Most people think that Their Way of doing things is the best way. After all, it works, it’s always worked, they’re good at it, and there’s no need to change it. The folks inside D.T.N.’s company feel the same way: the corporate office has Their Way of doing things (which is obviously superior) and D’s branch office has Their Way of doing things (which is also obviously superior). And being that the corporate office houses the CTO (as we learned in the case of The Fully Automated Manual System), Their Way always trumps the branch office and Their Way.

Fortunately, the corporate and branch offices are fairly separate and are allowed to enjoy a whole host of separate policies and procedures, from when Crazy Shirt Day is to which side toilet paper rolls are hung on. Both attendance taking and conference room scheduling fall into this category: both are mandated throughout the company, but how exactly it’s done is up to the Office Manager.

D.’s Branch Manager opted for a solution that employs technology. To solve the attendance taking problem, the resident programmer whipped together a very simple Visual Basic application that tied into the employee database and toggled the employee’s attendance status (In Office or Out of Office). He even added a text field that could display an “away message” indicating when employees would return. All in all, it took an afternoon to perfect.

The conference room scheduling was even easier: the resident networking admin just set up a public calendar for each conference room and allowed employees to book meetings through Outlook. It was very simple and very effective; the Branch Manager and all the branch’s employees were very pleased with Their Way.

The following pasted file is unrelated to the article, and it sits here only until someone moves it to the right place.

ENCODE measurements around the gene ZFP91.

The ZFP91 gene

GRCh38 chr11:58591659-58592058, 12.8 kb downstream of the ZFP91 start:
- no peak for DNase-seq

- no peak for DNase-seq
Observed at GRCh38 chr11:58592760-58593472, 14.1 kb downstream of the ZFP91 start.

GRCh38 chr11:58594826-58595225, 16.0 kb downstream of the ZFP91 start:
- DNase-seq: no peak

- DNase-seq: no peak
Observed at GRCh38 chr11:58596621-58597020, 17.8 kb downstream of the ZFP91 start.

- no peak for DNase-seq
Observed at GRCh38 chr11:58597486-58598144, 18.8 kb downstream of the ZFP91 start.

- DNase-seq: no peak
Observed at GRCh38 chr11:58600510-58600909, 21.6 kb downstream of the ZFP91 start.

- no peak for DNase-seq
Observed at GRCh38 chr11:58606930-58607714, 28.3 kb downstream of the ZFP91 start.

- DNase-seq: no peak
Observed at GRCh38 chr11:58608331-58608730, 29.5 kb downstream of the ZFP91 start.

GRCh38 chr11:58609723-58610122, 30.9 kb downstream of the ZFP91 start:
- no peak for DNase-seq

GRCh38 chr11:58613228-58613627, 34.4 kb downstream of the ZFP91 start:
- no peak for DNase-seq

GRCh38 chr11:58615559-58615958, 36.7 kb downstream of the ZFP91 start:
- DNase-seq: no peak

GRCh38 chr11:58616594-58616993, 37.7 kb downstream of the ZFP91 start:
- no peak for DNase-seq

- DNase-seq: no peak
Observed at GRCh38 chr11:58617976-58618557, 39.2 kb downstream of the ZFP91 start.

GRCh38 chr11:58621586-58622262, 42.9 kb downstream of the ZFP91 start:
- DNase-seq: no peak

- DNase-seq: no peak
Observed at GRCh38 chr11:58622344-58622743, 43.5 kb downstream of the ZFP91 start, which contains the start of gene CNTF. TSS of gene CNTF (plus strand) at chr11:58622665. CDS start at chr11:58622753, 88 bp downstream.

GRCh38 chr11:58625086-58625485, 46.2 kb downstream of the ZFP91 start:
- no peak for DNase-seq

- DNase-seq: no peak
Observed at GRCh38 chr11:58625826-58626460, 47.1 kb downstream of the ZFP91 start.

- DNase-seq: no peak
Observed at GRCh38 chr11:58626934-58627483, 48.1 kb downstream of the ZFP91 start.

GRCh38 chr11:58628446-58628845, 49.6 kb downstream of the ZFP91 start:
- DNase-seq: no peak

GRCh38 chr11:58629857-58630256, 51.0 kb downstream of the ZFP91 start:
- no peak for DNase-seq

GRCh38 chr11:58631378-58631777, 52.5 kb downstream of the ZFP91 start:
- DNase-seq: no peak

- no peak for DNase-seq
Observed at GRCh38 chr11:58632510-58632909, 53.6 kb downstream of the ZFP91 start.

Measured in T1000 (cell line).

A year or so later, D. needed to visit the corporate office and work onsite for a few weeks. In addition to being completely thrown off about when Crazy Shirt Day was, D. was a bit surprised to learn Their Way of implementing the attendance and conference room scheduling requirement.

The corporate office manager opted for a solution that employs Jeanine, the receptionist. Each and every morning, Jeanine takes role call. This involves walking around the entire office and checking with each employee to see (1) if they’re in for the day, and (2) if they need to use any of the conference rooms. When she finally gets done (usually around 11:00), Jeanine will email out a big long list of who’s in and what conference rooms are available.

After a few days of seeing the poor receptionist rush around each morning, D. stopped into the corporate office manager’s cubicle and offered to help setup a shared calendar and install the attendance program. “Oh yeah, we’ve heard about your little program,” the corporate Office Manager replied, “but we prefer our way.”

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